operations as treasonous and irresponsible. Many of these same critics point to Ellsberg and claim Assange should have released his data through a reputable news source. In this manner, data sensitive to matters of National Security
would be withheld. Prior to Hillary’s Email Scandal, this argument was tenable. Hillary’s scandal proved something incredibly disturbing: most ‘reputable’ outlets were colluding with Clinton’s campaign in a manner totally antithetical to journalistic ethics. Assange realized something most Americans would have refused to believe prior to the Fall of 2016, the media is wholly corrupt. At some point, ostensibly objective news organizations assumed the function of Super PACs. Had Assange followed in the footsteps of Ellsberg and trusted the New York Times to publish, the editors at the Times would have deleted any damning information regarding Hillary Clinton.
There is no doubt that Wikileaks endeavors have compromised the security objectives of the United States. While some have condemned Wikileaks, the organization’s actions are, in my opinion, justifiable. In an era where the government has no respect for the privacy of citizens, it is refreshing to see Wikileaks invade the privacy of officials. On a less petty level, Wikileaks has done what the media fails to do: report in a complete, objective, and unbiased manner.
When Time Magazine named Donald Trump the Time Person of the Year
, Drudge Report quipped, “make media great again?”. I’m not so sure what to make of this. While traditional media outlets displayed an unprecedented amount of bias during this election cycle, voters were able to gather news from a great variety of sources. Wikileaks showed voters more about any one candidate than we have ever seen before. This is the paradox of the information age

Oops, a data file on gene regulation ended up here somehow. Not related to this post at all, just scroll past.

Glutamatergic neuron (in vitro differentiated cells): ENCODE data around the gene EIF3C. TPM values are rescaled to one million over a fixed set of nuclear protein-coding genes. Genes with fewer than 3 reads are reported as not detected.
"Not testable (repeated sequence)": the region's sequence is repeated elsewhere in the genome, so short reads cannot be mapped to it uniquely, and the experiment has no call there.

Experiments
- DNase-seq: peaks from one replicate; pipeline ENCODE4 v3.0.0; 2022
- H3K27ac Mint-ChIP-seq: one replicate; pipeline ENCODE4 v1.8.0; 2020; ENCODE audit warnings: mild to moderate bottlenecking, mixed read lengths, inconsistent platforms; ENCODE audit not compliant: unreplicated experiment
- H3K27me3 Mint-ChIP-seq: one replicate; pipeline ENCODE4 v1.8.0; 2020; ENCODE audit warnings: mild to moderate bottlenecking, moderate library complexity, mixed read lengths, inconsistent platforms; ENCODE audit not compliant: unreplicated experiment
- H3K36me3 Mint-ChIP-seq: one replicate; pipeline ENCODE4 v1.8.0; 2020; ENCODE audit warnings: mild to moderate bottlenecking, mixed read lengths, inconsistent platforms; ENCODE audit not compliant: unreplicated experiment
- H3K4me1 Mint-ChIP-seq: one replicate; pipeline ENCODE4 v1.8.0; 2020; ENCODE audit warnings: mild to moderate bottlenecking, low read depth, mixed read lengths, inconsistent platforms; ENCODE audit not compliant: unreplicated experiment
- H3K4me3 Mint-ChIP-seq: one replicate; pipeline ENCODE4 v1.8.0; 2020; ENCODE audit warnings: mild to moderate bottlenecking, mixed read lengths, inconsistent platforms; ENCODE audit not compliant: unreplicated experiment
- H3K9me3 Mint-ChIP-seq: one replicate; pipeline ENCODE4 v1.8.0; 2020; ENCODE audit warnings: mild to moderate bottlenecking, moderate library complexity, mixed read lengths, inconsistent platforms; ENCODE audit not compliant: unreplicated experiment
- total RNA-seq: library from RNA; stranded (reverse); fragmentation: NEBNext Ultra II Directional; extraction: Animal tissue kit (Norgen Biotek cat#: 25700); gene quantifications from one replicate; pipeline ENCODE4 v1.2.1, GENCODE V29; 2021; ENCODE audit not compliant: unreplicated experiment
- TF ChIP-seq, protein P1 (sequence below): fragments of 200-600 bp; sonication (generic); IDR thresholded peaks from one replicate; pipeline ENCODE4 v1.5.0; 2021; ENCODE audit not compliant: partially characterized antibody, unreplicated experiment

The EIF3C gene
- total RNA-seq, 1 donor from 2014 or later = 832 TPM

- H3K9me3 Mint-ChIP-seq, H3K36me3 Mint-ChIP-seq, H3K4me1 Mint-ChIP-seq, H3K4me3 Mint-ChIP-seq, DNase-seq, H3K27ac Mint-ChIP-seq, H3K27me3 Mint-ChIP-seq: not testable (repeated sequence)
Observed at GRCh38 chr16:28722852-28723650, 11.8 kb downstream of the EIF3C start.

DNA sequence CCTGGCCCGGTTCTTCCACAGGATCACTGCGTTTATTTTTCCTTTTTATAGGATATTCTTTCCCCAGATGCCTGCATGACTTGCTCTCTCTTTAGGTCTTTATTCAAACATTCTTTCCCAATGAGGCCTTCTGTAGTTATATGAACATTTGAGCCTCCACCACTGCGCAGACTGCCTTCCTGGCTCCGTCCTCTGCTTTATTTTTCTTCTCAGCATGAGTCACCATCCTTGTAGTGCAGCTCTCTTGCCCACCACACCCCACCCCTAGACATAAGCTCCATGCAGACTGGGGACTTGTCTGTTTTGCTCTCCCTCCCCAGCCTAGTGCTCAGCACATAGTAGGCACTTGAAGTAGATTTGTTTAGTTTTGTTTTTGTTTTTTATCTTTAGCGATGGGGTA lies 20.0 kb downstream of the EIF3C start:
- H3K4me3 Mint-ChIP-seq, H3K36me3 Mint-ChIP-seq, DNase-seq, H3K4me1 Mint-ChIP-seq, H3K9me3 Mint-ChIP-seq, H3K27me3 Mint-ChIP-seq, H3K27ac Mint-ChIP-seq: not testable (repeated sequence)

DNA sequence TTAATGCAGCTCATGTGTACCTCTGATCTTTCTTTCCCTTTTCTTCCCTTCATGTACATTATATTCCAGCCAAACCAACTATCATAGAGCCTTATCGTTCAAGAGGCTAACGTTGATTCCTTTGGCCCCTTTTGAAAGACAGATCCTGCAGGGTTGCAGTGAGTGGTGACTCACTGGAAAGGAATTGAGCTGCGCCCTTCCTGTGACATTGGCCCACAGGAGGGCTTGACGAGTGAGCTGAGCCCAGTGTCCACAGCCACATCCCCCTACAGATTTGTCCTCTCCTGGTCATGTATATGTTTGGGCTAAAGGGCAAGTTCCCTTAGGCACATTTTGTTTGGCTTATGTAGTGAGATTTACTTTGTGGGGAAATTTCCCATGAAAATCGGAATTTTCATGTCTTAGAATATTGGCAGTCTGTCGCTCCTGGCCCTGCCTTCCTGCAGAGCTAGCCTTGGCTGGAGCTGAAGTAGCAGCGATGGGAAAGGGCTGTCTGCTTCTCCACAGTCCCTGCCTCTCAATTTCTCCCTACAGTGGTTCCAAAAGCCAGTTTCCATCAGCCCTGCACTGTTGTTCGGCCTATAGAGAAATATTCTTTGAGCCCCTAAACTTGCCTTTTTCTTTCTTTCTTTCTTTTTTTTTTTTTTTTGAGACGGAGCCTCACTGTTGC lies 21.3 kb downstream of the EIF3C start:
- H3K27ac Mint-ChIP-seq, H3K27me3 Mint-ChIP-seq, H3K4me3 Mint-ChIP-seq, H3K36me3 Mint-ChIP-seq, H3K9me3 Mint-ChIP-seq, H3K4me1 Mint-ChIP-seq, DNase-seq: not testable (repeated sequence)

: the media has never been this bad but we have never had so much transparency.
Trump’s election caught many in the media and Washington by surprise. When the dust settled, the left began to ask questions: how did Trump beat out an overwhelmingly biased media narrative to become President-Elect? Put simply, the American Public didn’t buy the narrative of the mainstream media. When major media outlets refused to discuss the details of Wikileaks and Clinton’s emails, people began to question the validity of traditional news. Public faith in the media collapsed
and Americans began to consume news from less traditional outlets.
In an attempt to save their mendacious journalism machine, the left has launched a crusade against ‘fake news’. Nobody can define what constitutes ‘fake news’. It is a buzzword and political tool. This is a sad and desperate attempt to limit the free discourse of ideas and speech. Obama’s condemnation of ‘fake news’ isn’t a plea to restore journalistic ethics, it is an Orwellian
attempt to shut down ideas seen as troublesome or dangerous. The left would love to delegitimize anything they disagree with as fake. In our information age, they will have an impossible time controlling information. Wikileaks and those like it will continue to champion free speech while traditional media outlets atrophy.
Photos Courtesy of:
LeStudio 1 2016
Francesc Miguel Estrague